Hundreds of students from about 10 high schools walked out of class to protest the potential for effective cuts to education budgets in Boston Public Schools, along with the subsequent loss of key programs, teachers, and, they believe, the quality of their education, the Boston Herald reports.
The students left their classrooms on Monday, March 7 and marched to Jamaica Plain, where Boston’s School Committee was conducting a budget meeting. Even though the budget for Boston Public Schools is bigger than it has ever been—$1.03 billion, an increase of $13.5 million, or about 1.3 percent over last year’s amount—the increase in state funding doesn’t keep pace with inflation and will cause some cuts at several schools.
One problem is the increase in labor and facilities costs. Layoffs of teachers and librarians will be required, explained Superintendent Tommy Chang in a letter dated January 12:
Boston Public Schools is facing a nearly $30 million structural deficit due in large part to rising fixed costs, including $21 million in salary and benefit increases. When coupled with unforeseen costs and important investments in core operations, past commitments, and strategic priorities, the district’s projected budget gap rises to $40-50 million. As a result, the entire district is forced to make difficult choices. Adjustments were made to the Weighted Student Funding formula that resulted in schools across the system making a total of $10-$12 million in cuts. Please note that shifts in school enrollment and programming are also impacting individual school budgets.
Teachers complain and students, as is their right, join in. State aid has grown by less than 1 percent per year. Enrollment isn’t expanding—Boston is already a very crowded city—but it’s shifting, and money follows the student. The deficit that results from stagnant state support, despite an increasing commitment from the city, and the increasing fixed costs has caused a structural deficit and led to potential cuts in teacher employment and school programming for students.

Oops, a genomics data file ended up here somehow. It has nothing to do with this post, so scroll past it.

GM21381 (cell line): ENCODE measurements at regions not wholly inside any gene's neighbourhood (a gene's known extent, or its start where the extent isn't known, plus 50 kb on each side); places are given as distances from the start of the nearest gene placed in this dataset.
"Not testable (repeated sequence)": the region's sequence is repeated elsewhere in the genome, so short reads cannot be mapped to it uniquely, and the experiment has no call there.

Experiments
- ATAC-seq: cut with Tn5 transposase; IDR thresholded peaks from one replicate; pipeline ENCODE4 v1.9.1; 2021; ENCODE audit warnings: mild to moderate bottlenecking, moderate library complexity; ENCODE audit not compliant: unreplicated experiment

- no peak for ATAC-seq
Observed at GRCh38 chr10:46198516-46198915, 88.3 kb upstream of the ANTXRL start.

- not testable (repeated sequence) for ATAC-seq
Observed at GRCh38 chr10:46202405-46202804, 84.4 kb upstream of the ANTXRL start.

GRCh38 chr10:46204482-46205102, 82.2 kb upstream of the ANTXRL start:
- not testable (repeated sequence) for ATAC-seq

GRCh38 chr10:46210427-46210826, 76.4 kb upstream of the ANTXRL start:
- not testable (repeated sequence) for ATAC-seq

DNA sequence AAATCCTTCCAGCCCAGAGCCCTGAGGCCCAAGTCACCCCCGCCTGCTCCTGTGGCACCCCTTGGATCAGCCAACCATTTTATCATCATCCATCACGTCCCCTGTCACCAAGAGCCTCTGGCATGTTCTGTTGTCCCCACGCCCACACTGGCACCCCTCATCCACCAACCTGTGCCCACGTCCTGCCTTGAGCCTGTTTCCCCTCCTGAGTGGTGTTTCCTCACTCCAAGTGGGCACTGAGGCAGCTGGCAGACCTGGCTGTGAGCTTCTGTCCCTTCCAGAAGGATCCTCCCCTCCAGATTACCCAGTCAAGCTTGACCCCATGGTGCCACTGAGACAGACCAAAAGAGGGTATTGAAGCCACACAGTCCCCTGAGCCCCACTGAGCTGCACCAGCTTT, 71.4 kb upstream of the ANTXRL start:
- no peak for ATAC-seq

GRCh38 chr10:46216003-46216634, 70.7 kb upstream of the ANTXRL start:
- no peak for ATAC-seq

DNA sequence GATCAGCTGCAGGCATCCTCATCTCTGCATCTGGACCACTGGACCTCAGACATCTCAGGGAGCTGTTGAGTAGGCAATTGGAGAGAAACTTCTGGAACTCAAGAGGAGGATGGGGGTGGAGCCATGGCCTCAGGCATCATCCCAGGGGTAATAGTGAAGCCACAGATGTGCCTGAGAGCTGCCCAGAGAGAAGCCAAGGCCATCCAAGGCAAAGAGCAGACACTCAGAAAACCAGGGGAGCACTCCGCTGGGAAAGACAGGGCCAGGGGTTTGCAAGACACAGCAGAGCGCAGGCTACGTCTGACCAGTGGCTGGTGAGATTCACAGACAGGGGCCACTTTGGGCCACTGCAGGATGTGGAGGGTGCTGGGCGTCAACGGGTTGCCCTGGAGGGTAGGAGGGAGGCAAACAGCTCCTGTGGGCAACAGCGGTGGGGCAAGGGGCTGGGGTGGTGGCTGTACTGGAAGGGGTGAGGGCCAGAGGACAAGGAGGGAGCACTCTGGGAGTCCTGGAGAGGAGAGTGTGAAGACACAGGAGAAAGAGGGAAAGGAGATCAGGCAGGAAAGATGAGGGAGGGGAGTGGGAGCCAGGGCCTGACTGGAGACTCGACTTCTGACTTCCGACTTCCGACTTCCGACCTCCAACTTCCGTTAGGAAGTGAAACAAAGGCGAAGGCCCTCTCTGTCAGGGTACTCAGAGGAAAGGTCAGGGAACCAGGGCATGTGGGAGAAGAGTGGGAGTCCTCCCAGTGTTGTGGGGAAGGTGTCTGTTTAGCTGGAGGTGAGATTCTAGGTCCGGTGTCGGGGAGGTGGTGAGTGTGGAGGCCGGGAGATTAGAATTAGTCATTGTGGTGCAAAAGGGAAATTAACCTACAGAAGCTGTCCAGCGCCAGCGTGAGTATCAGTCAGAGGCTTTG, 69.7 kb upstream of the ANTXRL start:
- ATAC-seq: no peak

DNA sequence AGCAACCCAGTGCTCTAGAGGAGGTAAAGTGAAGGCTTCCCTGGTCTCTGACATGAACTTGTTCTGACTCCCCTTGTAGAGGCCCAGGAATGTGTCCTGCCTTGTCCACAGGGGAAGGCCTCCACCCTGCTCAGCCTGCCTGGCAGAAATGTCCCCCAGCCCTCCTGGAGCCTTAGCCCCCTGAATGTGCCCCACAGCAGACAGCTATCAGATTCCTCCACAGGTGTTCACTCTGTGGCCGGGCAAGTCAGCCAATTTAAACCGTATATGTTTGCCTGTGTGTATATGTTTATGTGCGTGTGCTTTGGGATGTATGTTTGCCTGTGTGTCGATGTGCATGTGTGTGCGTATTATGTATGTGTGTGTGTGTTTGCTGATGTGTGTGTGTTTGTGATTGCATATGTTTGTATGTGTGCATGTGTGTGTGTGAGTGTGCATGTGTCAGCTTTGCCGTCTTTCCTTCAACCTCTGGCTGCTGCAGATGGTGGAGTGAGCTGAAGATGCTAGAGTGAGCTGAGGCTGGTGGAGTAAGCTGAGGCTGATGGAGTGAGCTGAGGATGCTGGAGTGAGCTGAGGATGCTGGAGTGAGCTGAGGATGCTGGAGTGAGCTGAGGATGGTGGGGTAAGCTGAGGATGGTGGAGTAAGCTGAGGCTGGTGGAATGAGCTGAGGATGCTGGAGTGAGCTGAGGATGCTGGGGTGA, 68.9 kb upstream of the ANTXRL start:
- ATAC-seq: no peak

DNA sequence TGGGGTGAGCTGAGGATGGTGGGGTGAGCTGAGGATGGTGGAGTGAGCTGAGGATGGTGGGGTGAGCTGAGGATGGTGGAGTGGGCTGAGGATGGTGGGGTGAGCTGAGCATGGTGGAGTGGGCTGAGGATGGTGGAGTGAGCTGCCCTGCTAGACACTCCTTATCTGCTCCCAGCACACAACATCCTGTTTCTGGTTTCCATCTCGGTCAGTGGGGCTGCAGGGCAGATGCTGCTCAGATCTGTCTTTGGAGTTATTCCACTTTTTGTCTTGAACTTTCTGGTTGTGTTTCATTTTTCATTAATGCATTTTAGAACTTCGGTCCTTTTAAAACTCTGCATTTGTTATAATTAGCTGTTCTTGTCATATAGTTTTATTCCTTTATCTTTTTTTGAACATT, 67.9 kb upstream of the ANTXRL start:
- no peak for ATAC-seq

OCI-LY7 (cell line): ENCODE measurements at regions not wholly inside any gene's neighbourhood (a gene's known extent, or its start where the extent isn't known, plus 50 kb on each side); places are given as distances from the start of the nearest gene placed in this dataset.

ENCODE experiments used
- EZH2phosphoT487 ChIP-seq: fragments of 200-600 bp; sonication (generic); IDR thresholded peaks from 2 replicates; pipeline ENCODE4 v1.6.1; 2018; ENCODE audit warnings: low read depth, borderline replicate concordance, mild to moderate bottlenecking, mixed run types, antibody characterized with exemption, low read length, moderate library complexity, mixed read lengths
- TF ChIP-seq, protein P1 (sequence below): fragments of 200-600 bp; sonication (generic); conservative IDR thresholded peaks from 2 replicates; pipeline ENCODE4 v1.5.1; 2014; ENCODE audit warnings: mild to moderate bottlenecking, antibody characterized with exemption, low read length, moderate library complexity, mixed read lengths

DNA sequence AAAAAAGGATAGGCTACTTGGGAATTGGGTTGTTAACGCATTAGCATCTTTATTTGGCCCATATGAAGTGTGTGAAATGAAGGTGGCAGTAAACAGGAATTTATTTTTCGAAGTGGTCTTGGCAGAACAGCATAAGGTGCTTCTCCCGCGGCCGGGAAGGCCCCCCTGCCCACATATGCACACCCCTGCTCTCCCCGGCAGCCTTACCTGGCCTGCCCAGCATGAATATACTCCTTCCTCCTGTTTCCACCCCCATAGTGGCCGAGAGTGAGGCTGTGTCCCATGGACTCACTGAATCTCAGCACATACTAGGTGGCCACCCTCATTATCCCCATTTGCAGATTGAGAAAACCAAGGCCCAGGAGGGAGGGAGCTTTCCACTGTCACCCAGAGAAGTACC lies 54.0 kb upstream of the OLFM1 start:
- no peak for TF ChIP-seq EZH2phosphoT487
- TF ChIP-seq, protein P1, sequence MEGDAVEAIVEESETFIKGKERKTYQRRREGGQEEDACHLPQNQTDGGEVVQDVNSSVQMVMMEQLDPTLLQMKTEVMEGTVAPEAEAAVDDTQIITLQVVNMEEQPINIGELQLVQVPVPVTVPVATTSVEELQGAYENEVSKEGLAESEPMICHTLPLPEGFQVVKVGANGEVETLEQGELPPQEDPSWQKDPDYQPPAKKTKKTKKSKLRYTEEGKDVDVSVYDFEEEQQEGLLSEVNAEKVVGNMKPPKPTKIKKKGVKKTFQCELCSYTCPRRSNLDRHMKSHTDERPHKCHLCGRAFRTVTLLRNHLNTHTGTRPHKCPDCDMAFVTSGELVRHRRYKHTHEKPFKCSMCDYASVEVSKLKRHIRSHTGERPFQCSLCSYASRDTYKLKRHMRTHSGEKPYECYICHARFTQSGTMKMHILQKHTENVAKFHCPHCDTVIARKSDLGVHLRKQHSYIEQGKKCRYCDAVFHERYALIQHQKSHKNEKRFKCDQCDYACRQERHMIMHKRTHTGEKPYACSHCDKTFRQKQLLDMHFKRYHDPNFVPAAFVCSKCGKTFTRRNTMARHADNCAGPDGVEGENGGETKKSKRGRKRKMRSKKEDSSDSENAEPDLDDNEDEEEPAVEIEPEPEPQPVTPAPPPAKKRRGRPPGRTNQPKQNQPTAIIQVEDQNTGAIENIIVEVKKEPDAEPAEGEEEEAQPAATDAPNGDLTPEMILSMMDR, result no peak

Charter schools, as an experimental site for testing new methodologies on a few kids, are great, but the corrupt networks they have become are not: they erode the education quality at traditional schools until they can no longer provide the programs students want or need. There’s little doubt charters have taken money away from Boston’s public schools.
“People stress they want the younger generation to be leaders in the 21st century, but if our schools aren’t properly funded, we can’t become the people we aspire to be,” the Herald quoted Nathaniel Coronado, a freshman at Boston Latin Academy, as saying. He called next year’s budget proposal “unacceptable.”
According to Boston Councilor Tito Jackson, who spoke on a radio talk show, charter schools received about $104 million for 8,100 students this year, to be used for education operations, compared to $107 million sent to traditional neighborhood schools, with an enrollment of about 49,000. Next year’s proposed budget would be worse, sending about $119 million to charters and only $93 million to traditional schools, he said.
Total enrollment in Boston Public Schools is close to 57,000, according to the district. If, as Mr Jackson claims, 8,100 students are enrolled in charter schools, that leaves an enrollment at traditional schools in the neighborhood of 49,000.
But Mr Jackson is loose with numbers, and I can’t be sure he’s comparing apples to apples when it comes to funding. The total budget for Boston Public Schools, which includes both operational costs and capital expenditures, is far greater than the numbers he cited, a little more than $1 billion. But if his figures are even close to the amounts devoted to education-related expenses, a substantial inequality exists between funding for students at charter schools and those at traditional neighborhood schools.
It would, in fact, be something to be upset about. I want to point out, though, that if the students being served in charters are substantially different from those at the traditional public schools—in terms of special education needs, low-income status, or any number of other variables that reroute funds in our current funding plans—the inequity may arise simply as a side-effect of Boston’s Weighted Student Funding formula.